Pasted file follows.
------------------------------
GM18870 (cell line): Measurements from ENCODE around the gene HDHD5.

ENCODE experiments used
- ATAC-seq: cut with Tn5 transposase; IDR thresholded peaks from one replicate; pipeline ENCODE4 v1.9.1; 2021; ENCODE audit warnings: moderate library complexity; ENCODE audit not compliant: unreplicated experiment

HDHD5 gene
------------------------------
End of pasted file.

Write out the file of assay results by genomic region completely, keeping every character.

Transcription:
GM18870 (cell line): Measurements from ENCODE around the gene HDHD5.

ENCODE experiments used
- ATAC-seq: cut with Tn5 transposase; IDR thresholded peaks from one replicate; pipeline ENCODE4 v1.9.1; 2021; ENCODE audit warnings: moderate library complexity; ENCODE audit not compliant: unreplicated experiment

HDHD5 gene